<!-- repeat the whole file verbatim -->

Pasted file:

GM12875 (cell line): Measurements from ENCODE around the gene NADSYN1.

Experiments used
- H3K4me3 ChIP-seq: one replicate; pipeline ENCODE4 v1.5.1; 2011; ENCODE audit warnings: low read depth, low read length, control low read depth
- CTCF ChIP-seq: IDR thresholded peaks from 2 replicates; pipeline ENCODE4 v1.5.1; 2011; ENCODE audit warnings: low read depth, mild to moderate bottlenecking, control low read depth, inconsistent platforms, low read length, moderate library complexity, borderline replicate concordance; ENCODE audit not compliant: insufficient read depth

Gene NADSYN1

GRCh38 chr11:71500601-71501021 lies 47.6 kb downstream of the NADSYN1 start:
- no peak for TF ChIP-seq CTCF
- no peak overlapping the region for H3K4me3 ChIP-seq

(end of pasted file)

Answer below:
GM12875 (cell line): Measurements from ENCODE around the gene NADSYN1.

Experiments used
- H3K4me3 ChIP-seq: one replicate; pipeline ENCODE4 v1.5.1; 2011; ENCODE audit warnings: low read depth, low read length, control low read depth
- CTCF ChIP-seq: IDR thresholded peaks from 2 replicates; pipeline ENCODE4 v1.5.1; 2011; ENCODE audit warnings: low read depth, mild to moderate bottlenecking, control low read depth, inconsistent platforms, low read length, moderate library complexity, borderline replicate concordance; ENCODE audit not compliant: insufficient read depth

Gene NADSYN1

GRCh38 chr11:71500601-71501021 lies 47.6 kb downstream of the NADSYN1 start:
- no peak for TF ChIP-seq CTCF
- no peak overlapping the region for H3K4me3 ChIP-seq